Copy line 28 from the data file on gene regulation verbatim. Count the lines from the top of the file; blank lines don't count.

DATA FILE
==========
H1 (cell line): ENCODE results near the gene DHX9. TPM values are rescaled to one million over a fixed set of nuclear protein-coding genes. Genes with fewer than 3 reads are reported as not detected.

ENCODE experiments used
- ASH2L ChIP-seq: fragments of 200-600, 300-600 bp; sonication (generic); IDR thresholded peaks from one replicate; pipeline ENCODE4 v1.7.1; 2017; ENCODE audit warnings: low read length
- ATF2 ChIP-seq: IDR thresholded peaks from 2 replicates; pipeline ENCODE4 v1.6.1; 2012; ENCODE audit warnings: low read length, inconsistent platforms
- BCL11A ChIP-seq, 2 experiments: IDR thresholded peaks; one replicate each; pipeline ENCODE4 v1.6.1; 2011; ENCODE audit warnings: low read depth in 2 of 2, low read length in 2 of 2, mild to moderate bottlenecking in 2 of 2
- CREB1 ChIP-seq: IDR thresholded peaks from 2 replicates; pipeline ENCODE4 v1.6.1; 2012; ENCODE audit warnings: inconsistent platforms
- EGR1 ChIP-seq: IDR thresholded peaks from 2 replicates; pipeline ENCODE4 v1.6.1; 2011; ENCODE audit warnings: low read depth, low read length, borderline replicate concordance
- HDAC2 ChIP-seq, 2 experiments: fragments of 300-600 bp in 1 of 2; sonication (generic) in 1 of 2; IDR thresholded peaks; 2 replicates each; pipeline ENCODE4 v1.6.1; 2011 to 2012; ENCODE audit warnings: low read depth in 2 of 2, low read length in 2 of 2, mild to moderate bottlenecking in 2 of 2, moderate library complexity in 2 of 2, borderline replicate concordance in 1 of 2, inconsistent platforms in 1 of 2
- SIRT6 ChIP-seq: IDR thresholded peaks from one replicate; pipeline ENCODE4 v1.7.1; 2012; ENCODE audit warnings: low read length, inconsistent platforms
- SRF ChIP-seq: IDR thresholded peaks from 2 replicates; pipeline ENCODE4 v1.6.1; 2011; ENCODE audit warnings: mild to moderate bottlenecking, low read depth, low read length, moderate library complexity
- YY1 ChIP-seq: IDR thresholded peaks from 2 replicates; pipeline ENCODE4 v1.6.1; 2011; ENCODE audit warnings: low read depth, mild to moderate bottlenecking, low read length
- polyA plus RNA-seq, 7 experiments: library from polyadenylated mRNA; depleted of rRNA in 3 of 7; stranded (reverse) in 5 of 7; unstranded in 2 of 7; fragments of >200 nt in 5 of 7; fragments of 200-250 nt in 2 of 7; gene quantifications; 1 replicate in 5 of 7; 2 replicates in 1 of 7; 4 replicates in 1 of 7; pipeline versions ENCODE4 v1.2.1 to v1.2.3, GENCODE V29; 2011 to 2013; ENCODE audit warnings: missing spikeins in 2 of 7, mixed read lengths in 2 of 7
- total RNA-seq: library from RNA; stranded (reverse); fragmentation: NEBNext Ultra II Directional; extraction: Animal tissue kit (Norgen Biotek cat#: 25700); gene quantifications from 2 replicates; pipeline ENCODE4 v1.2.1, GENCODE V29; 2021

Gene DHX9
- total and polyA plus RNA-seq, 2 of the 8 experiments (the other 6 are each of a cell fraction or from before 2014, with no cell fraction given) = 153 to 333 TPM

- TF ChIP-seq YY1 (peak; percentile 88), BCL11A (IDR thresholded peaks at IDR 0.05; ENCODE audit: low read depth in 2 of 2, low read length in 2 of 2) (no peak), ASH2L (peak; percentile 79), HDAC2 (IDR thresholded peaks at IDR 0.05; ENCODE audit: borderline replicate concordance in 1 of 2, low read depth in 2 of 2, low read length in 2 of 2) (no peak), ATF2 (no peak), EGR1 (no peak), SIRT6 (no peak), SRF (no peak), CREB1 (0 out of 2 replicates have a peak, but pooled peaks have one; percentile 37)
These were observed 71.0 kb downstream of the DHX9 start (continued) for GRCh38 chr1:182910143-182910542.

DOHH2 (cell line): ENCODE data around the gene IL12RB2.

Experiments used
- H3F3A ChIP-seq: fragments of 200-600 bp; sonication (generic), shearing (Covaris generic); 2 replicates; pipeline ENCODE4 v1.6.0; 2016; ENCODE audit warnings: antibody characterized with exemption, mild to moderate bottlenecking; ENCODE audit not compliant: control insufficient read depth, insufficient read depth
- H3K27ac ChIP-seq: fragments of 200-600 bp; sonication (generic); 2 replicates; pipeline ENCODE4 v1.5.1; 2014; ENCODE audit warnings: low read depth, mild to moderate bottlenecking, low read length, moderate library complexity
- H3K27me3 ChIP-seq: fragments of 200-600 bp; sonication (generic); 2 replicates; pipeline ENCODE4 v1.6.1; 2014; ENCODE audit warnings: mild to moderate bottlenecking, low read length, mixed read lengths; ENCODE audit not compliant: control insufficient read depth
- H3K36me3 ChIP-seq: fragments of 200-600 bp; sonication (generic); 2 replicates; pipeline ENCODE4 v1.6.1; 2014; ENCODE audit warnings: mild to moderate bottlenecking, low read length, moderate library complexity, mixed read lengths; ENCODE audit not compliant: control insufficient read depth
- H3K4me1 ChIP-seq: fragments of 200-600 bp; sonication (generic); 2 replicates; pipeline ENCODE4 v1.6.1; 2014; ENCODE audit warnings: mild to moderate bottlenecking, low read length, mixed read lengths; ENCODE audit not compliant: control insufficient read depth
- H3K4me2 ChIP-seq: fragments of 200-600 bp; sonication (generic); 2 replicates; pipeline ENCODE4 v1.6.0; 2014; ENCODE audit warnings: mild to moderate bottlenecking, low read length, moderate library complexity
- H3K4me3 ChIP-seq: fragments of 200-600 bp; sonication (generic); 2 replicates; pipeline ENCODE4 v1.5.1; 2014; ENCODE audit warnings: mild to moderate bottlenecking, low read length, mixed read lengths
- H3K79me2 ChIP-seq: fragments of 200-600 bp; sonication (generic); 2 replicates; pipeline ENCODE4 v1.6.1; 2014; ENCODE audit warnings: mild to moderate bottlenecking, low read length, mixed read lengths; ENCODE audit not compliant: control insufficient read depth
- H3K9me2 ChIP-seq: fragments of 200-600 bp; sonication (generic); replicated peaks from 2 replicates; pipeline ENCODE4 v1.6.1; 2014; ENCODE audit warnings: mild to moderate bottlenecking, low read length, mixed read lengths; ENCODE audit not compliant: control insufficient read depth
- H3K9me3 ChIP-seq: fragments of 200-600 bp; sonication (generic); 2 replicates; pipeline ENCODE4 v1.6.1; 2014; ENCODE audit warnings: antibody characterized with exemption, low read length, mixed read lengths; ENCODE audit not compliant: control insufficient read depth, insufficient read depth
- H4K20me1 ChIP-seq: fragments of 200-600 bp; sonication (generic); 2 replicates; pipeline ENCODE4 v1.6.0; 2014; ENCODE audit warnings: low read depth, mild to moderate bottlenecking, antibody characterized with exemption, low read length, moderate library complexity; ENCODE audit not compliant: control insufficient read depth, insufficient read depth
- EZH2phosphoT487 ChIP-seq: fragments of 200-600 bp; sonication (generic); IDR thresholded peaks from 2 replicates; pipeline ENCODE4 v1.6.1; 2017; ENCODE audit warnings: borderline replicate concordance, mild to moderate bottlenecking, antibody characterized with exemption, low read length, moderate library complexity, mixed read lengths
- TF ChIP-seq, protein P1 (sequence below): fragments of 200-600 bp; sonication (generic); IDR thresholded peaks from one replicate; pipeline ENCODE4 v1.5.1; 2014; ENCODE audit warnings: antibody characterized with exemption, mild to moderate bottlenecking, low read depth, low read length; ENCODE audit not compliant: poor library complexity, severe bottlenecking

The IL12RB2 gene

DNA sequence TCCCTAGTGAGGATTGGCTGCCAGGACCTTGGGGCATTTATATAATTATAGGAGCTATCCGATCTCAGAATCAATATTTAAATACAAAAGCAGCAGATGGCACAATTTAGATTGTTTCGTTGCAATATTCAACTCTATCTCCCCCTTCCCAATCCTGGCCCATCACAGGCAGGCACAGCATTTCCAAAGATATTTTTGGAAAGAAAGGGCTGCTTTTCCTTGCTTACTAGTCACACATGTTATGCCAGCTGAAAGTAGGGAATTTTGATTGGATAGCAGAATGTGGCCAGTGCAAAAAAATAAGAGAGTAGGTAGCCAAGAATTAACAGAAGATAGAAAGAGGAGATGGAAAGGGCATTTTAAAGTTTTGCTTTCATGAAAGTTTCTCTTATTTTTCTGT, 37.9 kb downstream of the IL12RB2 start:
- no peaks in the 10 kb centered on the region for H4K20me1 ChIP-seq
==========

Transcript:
- H3K9me2 ChIP-seq: fragments of 200-600 bp; sonication (generic); replicated peaks from 2 replicates; pipeline ENCODE4 v1.6.1; 2014; ENCODE audit warnings: mild to moderate bottlenecking, low read length, mixed read lengths; ENCODE audit not compliant: control insufficient read depth